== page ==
Welcome to Dr. Spetch’s Comparative Spatial Cognition Lab
Please note: Dr. Spetch is now retired and no longer taking on graduate students.
We investigate cognitive processes that are fundamentally important in the lives of many species, including humans. These include the ability to locate, remember, and navigate to important places, the ability to recognize objects and scenes, and the ability to make effective decisions. We investigate these and related processes in organisms ranging from invertebrates to humans.
Much of the research conducted in our lab concerns spatial cognition in pigeons and humans. We are investigating processes underlying pigeons’ ability to locate hidden goals, using tasks conducted on the laboratory floor or on color monitors equipped with touch-sensitive frames. We conduct similar experiments with humans using touch-screen computers or virtual environments. We are particularly interested in how pigeons and humans use landmarks and environmental geometry to orient (determine which direction is which) and to remember and find goal locations.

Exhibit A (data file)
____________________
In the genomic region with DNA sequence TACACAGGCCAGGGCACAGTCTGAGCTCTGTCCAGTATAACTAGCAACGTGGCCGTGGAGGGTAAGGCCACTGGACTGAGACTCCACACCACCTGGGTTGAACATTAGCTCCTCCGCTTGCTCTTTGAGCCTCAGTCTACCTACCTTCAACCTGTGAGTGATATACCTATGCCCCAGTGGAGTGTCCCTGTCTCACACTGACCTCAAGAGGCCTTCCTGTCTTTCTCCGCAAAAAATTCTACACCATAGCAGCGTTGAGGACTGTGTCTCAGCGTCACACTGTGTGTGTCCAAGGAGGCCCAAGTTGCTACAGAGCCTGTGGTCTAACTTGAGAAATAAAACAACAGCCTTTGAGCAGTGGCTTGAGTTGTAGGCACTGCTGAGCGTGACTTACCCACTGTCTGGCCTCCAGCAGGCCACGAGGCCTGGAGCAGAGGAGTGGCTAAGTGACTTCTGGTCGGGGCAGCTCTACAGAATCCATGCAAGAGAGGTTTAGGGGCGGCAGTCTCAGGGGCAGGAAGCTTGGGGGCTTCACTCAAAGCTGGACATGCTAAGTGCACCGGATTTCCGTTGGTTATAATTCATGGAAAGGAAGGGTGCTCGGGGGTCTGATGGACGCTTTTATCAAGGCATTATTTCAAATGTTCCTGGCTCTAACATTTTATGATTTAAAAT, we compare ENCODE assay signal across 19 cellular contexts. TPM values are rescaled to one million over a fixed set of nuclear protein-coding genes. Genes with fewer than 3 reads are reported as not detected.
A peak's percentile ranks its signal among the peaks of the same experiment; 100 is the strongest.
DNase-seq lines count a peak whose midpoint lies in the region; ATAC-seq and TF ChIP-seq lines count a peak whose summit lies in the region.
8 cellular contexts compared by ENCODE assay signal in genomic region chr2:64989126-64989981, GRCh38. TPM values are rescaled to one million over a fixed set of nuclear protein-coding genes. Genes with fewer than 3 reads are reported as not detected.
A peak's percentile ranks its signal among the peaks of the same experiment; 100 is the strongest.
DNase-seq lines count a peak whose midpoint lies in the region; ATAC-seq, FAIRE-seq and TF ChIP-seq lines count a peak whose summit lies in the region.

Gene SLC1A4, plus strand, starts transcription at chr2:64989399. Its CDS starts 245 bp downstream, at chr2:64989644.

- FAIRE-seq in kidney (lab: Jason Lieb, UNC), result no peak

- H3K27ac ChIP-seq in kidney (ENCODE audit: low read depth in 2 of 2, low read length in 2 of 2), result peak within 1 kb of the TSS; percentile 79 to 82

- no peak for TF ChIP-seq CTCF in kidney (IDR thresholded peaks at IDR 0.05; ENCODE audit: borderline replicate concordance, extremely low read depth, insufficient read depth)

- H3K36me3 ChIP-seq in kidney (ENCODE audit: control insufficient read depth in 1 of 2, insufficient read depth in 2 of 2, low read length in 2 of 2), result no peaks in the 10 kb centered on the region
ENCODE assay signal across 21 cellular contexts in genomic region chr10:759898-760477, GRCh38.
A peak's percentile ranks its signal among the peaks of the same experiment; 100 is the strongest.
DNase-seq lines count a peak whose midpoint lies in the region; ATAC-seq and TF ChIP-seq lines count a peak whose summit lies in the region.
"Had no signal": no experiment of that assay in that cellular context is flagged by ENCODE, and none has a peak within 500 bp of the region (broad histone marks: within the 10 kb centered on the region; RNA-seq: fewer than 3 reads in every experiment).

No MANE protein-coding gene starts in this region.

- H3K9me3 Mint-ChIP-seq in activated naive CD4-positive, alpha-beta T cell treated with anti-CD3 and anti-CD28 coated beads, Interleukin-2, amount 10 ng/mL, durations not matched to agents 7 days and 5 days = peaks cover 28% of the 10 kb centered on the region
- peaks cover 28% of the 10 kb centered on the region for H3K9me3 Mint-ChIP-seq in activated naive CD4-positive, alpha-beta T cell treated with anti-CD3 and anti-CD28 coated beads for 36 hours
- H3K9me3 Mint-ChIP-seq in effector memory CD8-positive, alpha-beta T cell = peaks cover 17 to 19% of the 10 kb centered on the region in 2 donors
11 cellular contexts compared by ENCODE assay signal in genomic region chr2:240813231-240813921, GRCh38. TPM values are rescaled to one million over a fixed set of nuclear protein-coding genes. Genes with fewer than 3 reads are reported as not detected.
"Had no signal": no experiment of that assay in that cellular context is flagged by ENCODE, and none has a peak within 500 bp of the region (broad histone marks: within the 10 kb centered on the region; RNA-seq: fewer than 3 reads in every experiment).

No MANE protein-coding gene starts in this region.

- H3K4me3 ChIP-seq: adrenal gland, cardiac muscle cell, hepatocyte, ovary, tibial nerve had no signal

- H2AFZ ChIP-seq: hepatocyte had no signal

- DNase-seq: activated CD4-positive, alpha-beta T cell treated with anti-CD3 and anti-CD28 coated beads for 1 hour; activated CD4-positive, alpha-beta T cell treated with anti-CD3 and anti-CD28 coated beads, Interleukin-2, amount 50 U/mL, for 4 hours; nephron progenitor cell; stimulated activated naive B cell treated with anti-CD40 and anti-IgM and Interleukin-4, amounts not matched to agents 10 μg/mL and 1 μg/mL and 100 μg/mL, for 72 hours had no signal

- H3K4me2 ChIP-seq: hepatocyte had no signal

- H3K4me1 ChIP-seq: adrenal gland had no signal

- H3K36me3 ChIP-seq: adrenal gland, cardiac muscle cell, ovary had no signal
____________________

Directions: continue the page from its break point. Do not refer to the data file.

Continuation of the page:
A second line of investigation concerns risky decision making. We are investigating the role of reward context and reward signals in experience-based risky decisions by humans and pigeons. We are also exploring the implications of our risky choice results for understanding some forms of gambling behavior.
We also conduct several other lines of research in collaboration with colleagues at the University of Alberta, and at other universities. Examples of recent or current collaborative projects with my lab members and colleagues include:
- navigation in desert ants,
- hiding and searching strategies of adult humans in real and virtual environments,
- midsession reversal in pigeons,
- motion perception in pigeons and humans,
- integration of spatial cues for goal localization.